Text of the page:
• I don't think it matters if air interacts with you. There is a relative velocity between you and the air, no matter if you interact with it or not. Important is just if light/sound (whatever analogy we are looking at) is interacting with the medium or not. Commented Oct 30, 2017 at 6:47
• @James I think, you take the "wind" too literal. The question is, in principle: Does light propagate with speed $c$ relative to some absolute coordinate system ("the ether") and if the observer moves towards the light source with velocity $v$, the propagation will happen with velocity $c+v$? Or will light propagate with velocity $c$, no matter the relative speed of source and observer? M&M showed that the latter model is correct. Commented Sep 1 at 12:59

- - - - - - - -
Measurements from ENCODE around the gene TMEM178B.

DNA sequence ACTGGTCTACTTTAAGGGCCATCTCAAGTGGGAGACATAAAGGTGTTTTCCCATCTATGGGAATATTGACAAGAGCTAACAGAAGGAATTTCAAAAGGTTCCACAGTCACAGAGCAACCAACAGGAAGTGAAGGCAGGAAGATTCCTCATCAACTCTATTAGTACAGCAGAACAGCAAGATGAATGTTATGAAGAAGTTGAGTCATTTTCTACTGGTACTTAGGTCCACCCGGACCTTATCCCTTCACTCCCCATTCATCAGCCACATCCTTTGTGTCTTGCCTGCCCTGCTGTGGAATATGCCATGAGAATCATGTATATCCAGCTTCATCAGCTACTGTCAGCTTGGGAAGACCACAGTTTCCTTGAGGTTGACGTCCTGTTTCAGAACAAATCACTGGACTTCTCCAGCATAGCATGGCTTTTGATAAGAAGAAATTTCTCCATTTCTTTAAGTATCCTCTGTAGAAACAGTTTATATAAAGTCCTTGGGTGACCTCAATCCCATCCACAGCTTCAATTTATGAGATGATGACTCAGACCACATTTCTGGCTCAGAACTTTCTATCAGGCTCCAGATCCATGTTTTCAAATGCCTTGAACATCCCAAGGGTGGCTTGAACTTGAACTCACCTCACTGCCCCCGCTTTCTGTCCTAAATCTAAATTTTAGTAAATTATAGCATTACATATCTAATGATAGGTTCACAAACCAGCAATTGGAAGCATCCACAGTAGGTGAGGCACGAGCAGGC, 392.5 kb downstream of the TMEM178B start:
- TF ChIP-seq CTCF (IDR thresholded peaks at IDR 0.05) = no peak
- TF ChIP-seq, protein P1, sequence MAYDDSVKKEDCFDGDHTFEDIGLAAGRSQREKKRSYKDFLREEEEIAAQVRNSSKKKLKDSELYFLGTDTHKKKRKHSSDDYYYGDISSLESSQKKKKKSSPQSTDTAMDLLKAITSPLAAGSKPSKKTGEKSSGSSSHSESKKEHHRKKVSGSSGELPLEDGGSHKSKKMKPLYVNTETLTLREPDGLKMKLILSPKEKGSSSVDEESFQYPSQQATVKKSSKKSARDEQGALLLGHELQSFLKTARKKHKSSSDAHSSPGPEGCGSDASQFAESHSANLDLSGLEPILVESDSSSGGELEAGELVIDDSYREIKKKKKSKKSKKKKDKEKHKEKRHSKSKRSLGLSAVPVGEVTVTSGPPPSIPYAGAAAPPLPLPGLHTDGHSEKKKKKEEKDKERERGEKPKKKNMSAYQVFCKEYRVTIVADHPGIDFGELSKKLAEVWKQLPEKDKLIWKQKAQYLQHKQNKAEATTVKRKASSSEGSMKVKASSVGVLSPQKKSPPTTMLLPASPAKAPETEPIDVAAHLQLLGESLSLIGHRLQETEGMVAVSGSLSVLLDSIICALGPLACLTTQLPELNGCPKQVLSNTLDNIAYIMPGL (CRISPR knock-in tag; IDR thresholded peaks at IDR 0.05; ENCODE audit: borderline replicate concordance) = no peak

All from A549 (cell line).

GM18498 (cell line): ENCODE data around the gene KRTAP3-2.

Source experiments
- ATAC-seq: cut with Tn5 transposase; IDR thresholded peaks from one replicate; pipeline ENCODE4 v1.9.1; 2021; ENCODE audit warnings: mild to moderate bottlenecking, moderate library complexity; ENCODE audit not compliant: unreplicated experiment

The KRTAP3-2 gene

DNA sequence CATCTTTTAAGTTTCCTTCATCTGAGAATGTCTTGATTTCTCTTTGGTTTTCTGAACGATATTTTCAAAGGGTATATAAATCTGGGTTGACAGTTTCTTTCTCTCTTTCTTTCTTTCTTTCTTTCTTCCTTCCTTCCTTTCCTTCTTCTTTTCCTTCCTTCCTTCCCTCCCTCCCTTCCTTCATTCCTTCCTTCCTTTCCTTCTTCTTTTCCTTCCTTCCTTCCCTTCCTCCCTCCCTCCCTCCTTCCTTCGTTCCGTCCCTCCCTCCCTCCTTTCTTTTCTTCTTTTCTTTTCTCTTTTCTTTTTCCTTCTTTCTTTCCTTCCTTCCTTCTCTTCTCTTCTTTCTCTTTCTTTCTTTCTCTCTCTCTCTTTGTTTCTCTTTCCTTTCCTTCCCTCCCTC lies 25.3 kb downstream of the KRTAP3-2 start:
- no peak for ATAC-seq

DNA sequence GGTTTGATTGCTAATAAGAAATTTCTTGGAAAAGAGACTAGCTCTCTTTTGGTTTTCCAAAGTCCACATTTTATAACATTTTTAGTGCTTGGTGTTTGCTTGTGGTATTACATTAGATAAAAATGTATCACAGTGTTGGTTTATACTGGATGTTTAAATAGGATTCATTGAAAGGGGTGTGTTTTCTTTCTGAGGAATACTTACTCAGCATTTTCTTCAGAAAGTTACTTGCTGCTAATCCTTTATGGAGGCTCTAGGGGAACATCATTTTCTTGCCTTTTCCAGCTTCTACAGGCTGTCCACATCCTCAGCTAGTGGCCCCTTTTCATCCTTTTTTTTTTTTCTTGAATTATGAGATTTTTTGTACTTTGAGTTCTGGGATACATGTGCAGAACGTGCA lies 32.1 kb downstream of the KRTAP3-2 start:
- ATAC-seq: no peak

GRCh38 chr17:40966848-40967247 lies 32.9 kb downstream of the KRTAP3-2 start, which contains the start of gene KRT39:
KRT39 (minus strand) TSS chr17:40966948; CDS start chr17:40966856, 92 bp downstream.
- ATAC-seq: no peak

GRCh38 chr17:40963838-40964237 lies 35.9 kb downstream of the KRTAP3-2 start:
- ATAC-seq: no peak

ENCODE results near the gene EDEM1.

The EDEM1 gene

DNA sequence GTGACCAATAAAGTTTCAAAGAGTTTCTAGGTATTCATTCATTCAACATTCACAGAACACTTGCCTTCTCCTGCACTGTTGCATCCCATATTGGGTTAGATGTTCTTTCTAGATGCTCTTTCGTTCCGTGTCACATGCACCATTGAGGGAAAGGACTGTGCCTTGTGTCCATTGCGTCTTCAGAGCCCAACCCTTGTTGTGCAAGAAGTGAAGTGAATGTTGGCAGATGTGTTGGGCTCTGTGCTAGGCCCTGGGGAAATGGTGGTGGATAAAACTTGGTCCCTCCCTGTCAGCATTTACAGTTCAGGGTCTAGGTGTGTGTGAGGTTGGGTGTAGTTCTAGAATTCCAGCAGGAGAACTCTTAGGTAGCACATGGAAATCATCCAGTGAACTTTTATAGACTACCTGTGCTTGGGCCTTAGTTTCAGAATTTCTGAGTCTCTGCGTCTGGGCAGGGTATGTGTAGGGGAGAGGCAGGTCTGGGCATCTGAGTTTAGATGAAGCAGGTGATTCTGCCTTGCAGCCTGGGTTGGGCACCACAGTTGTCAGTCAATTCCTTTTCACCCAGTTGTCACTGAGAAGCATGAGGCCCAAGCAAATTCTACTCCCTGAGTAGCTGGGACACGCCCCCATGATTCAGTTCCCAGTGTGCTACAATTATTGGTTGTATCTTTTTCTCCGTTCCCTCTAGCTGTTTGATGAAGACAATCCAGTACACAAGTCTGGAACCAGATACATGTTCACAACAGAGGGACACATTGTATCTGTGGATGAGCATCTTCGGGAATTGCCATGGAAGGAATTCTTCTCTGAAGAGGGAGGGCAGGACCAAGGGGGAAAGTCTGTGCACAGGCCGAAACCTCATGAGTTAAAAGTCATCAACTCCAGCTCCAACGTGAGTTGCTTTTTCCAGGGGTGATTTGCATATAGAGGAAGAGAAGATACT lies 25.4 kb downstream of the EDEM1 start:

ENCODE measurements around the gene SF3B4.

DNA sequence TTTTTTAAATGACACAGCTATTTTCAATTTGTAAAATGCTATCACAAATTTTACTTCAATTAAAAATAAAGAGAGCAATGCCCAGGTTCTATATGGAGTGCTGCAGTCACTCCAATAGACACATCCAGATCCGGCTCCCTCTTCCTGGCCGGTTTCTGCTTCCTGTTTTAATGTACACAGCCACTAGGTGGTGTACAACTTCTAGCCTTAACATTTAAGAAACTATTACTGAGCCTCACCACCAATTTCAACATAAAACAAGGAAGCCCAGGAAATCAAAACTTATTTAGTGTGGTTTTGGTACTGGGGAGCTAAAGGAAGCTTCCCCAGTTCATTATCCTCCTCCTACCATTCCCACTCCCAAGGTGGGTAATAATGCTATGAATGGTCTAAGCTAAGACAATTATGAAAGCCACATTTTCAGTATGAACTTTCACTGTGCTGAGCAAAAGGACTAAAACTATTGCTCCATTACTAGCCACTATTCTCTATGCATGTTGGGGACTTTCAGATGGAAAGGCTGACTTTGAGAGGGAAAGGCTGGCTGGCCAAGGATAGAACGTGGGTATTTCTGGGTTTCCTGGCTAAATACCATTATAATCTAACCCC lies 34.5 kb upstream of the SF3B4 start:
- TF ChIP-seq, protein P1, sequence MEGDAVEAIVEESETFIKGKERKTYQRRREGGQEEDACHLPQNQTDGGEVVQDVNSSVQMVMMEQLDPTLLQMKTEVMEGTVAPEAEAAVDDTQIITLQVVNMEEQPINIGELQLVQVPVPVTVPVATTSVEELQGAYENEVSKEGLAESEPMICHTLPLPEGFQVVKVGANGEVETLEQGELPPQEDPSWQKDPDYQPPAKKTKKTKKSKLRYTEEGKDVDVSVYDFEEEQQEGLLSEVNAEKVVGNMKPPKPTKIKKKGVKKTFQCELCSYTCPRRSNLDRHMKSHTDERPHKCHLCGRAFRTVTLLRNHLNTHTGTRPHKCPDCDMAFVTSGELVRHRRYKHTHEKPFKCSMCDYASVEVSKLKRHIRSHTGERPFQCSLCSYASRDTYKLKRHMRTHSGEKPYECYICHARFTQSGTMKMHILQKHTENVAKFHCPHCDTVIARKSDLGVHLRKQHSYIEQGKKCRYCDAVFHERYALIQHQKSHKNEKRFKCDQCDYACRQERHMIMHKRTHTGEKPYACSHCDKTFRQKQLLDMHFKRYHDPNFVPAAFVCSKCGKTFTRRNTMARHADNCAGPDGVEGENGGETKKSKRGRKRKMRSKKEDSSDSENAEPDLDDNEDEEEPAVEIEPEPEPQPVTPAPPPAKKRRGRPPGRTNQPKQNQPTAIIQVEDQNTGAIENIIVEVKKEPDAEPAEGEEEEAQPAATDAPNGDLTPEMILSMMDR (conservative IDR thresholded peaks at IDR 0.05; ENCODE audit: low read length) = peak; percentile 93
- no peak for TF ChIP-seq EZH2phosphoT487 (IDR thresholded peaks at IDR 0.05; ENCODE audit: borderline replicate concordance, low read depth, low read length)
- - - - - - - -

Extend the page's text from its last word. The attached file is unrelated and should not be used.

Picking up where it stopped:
But doesn't that assume that matter interacts with ether to create this ether wind?

No. It is simply enough to note that there is no frame which is at rest relative to all reference frames. In Galilean relativity, a body's observed speed is in general changed by a change in the observer's motion state: a change is wrought unless the motion state change is defined by a very special velocity vector that adds to the observed velocity vector to bear the latter along an equal-speed circle. An there is no observer motion state change that will preserve the speeds of two or more general equal speed bodies.

Actually in most aether theories, it was pretty essential and obvious that aether did not interact with what physicists called "matter" in the nineteenth centuries - otherwise there would be all kinds of observable effects such as drag and force of otherwise unexplained origin on material bodies, and that's not what science - even in the nineteenth century - observed.